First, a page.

Fortunately, as long as you put in consistent work, it’s relatively simple to hit a credit score range of 700-719. Creditors will want to see an established history of regular payments, low balances on your credit cards/lines of credit, and responsible financial decisions. For example, don’t apply for luxury car financing if it isn’t financially viable. As long as you follow these guidelines, your score is sure to eventually reach 700-719.
720-729 credit score
By the time you hit the credit score range of 720-729, you’ll start to fall into the middle range of the “good” category. It’ll become easier for you to be approved for most loans and you’ll likely begin to receive better interest rates; though you still won’t quite receive the lowest interest rates available. However, a 720 credit score means that you likely still have a hit or two on your credit report or simply just have a shorter credit history.
Getting to a range of 720-729
In order to build your credit score up so that it meets the 720-729 range, you’ll want to maintain as many existing credit accounts as possible. You should especially shy away from closing credit cards that have been open for a long time. Doing so could potentially cause your score to plummet. You’ll also want to make sure that you make all payments on time and avoid opening new cards or applying for other loans.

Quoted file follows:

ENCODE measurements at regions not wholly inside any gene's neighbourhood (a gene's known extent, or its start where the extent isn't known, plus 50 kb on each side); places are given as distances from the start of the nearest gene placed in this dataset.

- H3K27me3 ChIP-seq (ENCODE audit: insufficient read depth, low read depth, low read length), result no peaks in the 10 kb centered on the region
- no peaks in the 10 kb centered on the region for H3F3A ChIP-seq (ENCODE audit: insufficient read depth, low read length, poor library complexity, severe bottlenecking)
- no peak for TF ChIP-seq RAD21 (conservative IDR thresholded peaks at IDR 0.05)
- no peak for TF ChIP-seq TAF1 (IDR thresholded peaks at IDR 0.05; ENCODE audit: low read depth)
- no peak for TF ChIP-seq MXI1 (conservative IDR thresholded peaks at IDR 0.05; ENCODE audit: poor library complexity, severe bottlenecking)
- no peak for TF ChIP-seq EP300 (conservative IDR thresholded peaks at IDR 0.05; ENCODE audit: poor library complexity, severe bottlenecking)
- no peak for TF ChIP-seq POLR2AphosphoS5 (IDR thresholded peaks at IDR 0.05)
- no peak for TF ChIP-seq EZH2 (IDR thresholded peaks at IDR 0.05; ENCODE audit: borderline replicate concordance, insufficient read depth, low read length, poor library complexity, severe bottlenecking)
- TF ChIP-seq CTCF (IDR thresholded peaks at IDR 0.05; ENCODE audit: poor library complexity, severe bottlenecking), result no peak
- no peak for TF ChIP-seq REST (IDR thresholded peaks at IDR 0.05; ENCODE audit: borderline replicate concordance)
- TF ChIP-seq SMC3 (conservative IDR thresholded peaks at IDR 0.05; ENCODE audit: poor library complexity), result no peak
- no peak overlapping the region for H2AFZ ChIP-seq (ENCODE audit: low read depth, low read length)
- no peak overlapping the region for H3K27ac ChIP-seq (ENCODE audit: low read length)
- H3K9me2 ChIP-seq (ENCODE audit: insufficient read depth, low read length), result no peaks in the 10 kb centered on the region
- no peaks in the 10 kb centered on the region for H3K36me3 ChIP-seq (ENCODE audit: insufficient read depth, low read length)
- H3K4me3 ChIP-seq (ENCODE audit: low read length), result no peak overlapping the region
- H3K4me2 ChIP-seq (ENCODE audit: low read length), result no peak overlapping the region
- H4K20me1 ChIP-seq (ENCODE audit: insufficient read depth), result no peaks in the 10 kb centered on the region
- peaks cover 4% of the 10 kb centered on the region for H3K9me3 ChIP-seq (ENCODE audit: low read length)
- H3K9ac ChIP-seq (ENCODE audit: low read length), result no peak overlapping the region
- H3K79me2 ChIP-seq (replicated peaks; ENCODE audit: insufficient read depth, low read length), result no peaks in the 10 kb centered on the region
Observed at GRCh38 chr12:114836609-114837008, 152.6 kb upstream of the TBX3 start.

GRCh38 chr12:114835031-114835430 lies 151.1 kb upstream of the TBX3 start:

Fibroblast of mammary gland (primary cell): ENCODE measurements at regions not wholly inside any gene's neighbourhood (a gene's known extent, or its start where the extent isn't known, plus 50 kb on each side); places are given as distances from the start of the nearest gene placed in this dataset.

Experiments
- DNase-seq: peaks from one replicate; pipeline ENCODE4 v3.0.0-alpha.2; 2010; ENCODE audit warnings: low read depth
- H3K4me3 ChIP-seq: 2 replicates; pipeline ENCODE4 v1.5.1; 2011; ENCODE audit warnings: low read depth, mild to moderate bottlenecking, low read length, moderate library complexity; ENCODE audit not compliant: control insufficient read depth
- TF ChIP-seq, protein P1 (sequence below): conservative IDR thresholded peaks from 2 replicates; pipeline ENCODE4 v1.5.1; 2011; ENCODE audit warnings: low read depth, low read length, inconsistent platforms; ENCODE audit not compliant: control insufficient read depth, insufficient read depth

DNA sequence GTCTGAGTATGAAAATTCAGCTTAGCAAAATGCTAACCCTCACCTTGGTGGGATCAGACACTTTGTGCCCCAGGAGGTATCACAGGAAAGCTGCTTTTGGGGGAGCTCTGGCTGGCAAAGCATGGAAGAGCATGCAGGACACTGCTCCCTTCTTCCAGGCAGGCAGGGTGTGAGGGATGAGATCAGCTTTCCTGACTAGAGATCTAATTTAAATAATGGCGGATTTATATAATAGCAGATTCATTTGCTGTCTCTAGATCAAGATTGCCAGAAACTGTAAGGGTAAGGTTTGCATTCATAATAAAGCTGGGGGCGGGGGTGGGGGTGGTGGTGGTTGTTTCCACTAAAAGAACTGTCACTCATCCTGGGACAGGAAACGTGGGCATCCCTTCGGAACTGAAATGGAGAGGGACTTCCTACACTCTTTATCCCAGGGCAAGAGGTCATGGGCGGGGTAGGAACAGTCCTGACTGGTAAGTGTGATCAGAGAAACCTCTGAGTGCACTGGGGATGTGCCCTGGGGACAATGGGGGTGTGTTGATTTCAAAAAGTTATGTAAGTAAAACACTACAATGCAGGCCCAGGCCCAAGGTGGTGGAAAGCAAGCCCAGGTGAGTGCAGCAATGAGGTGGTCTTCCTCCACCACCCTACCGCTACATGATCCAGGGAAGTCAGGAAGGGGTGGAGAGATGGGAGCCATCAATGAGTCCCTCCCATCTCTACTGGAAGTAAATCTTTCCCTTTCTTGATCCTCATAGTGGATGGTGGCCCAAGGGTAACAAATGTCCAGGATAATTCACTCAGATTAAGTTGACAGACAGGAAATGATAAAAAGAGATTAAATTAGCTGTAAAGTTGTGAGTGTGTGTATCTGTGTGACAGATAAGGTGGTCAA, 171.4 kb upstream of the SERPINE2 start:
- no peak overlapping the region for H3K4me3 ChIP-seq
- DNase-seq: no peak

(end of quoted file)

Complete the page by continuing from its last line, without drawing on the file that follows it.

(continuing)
730-749 credit score
A credit score ranging between 730-749 is generally considered to be on the higher end of “good”. While you won’t qualify for dirt-cheap interest rates, you’ll have no issues with securing most types of loans. But only as long as you can reasonably afford them, obviously. Since getting to a 730 credit score requires lots of good habits, you’re likely to continue rising up the ranks and reaching the “excellent” credit score range over time.
Getting to a credit score range of 730-749
Although a credit score range of 730 may not be breathtaking, it’s difficult enough to achieve. It requires you to put in sustained effort over time. In other words, to reach this range, you’ll want to form good credit-building habits. Keep on top of your payments, and avoid applying for new loans, especially if you have a high-profile loan application coming up, such as a mortgage application.